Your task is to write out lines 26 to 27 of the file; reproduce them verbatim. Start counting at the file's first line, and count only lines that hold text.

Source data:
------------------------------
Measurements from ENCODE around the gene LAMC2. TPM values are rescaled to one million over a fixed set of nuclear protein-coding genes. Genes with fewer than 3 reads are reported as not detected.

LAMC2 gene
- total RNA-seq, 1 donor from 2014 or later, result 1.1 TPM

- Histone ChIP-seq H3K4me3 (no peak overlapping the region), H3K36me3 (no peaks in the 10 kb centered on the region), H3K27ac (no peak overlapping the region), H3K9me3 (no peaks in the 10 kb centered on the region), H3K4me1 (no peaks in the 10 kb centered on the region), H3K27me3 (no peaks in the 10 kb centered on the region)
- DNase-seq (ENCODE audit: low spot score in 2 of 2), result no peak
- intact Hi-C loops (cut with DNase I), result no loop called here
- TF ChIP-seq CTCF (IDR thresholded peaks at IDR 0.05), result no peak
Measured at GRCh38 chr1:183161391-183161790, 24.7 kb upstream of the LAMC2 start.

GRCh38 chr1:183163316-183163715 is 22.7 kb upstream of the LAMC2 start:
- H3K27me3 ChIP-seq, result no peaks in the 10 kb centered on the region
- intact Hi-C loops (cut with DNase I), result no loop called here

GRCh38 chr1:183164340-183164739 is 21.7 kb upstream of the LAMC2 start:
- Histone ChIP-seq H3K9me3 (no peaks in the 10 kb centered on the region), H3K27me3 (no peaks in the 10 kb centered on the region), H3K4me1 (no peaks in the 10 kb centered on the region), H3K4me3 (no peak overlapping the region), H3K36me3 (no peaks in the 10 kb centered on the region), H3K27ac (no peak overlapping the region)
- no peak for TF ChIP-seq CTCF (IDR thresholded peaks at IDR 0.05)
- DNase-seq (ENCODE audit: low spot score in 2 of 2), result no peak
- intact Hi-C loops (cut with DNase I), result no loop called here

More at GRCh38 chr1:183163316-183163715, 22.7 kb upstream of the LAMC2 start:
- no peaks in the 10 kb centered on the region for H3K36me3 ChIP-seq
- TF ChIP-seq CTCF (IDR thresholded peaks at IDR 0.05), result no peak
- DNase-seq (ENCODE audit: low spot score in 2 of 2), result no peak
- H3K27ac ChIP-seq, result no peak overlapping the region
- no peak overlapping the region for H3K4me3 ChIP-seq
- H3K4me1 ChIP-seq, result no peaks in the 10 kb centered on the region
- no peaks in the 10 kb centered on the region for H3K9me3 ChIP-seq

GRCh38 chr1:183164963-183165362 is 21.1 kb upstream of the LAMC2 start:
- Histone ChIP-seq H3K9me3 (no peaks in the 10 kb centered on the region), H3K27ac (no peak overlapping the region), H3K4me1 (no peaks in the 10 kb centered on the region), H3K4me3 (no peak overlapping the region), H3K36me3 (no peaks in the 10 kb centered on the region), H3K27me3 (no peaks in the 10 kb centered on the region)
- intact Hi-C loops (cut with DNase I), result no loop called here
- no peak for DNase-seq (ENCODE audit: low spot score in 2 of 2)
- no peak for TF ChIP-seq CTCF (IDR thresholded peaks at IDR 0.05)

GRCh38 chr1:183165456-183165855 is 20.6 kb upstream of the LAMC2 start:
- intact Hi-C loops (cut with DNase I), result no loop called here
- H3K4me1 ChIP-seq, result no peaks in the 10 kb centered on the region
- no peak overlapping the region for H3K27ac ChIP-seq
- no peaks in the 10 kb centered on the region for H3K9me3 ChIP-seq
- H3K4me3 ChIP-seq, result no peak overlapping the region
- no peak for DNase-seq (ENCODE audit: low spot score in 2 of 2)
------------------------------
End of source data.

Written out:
- Histone ChIP-seq H3K9me3 (no peaks in the 10 kb centered on the region), H3K27ac (no peak overlapping the region), H3K4me1 (no peaks in the 10 kb centered on the region), H3K4me3 (no peak overlapping the region), H3K36me3 (no peaks in the 10 kb centered on the region), H3K27me3 (no peaks in the 10 kb centered on the region)
- intact Hi-C loops (cut with DNase I), result no loop called here